Galleries’ Night, Wheels of Style

Galleries’ Night, Wheels of Style


Galleries’ Night

Wheels of Style

Christophe Chommeloux

17 April 2018

First launched in Thailand in 2013 and inspired by “La Nuit Blanche” (The White Night of Paris), Galleries’ Night has become a highlight of the cultural season, bringing together an ever larger audience, including Latitudes’ team.

For the fifth time, Galleries’ Night has invited art lovers and curious people to visit 62 galleries in Bangkok, on Silom/Riverside the night of Friday 9th February, and on Sukhumvit the night of Saturday 10th.

“Galleries’ Night is a network,” explains Fabian Forni, the Counsellor for Cooperation and Culture at the Embassy of France, leading the event, “a network that needs to be maintained and enriched. France’s main contribution resides in cultural engineering: we support these galleries, which keep tight control over their own curating, by encouraging them to work together and hold a dialog. We’re currently working with Dr. Apinan so that the upcoming edition will be included into the Bangkok Art Biennale, of which he is the artistic director. Actually, what he finds most interesting is this network we’ve managed to build in Bangkok and how audiences intermix during Galleries’ Night.”

Right after a very successful launch party at the new French St restaurant, in OP Garden, the artonauts took on a journey from one gallery to another, making good and “sanuk” use of the 30 dedicated tuk-tuks travelling through speci c routes, entertained by a special project: a mobile gallery created by Liv_id.

Balancing by advance the potential gaps of its cultural baggage with a few kilos of photographic equipment and enthusiastic curiosity, the Latitudes’ team set off in a tuk-tuk with the best guides possible: Fabian Forni, the “COCAC”, and Vanessa Silvy, the Cultural Attaché, who are tirelessly working with the whole cultural department of the Embassy of France to create the event.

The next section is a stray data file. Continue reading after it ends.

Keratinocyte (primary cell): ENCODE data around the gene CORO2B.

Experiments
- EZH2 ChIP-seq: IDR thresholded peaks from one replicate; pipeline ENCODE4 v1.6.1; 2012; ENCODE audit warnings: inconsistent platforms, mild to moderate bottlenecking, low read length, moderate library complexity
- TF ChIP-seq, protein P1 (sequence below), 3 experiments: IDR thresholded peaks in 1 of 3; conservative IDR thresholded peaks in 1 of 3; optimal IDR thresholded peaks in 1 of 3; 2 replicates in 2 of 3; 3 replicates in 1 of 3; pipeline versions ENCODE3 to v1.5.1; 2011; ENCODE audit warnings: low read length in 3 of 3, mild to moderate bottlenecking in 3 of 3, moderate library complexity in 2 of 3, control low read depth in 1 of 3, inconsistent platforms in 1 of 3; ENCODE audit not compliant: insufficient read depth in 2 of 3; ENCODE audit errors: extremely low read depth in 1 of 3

First stop: Adler, then we lost track of time and space of this imbalanced and subjective compendium to follow, a memory of brief encounters in funny places, and which has a single

real merit: this is the first time that the works and galleries mentioned will be featured in Latitudes!

Being recently moved into Charoen Khrung Soi 45, the new version of the Adler Gallery presented Persona by Sophie Badens, a set of visual poems that seemed to invite spectators to have pleasure without hindrance, alongside the work of Attasit Pokpong. “I really like this artist,” says Fabian. “I’ve been following his work for a while, and I’m thrilled that he’s beginning to go well beyond Asia.”

Also very much noticed by our crew during these artistic travels was “To Reminisce” by Chavaponn Maneesutham, a superb photography exhibit themed on minerals and the living things, put on by Case Space Revolution, a still little-known gallery located above the organic restaurant Broccoli Revolution in Sukhumvit.

Subbhashock Art Center, well-known for its work to scout and support artists, and which has also just opened a residence in Chiang Mai, has gained a lot of attention. Here, the Latitudes’ team, led by Arnaud Nazare-Aga, discovered the unsettling work of Chatsayarot Inkupchan, Li(n)es Beneath, featured on the cover of this issue.

Another work has also attracted a lot of attention: an installation/ exhibit that emanates incredible strength, Inspiro by Surapong Sudasna Na Ayudhya. The artist lived for nearly one year amongst builders, whom he transformed beautifully in his paintings as sorts of modern heroes.

At Kathmandu Photo Gallery, stronghold of famous photographer Manit Sriwanichpoom: Narrative of Monuments, with Kata Sangkhae’s photographs of the Democracy Monument, may inspire hope or despair according to the viewer’s interpretation, in the Thai context of waiting for the return to democracy. “I love this gallery, and I really like Manit,” says Fabian. “He’s someone who hands over. He’s considered as one of the fathers of photography in Thailand, and he gives a lot of support to the new generation.”

Finally, we’ll give a special mention to the highly conceptual exhibit by François Roche, New-territories, which was being organized on- site by the TARS Gallery at the New T Warehouse. “I was really impressed by ‘a-ni-Male farm robotic debt,’ an installation showing the relationship between a robot and a courtesan, and overall, the very meaningful work of this artist,” says Fabian.


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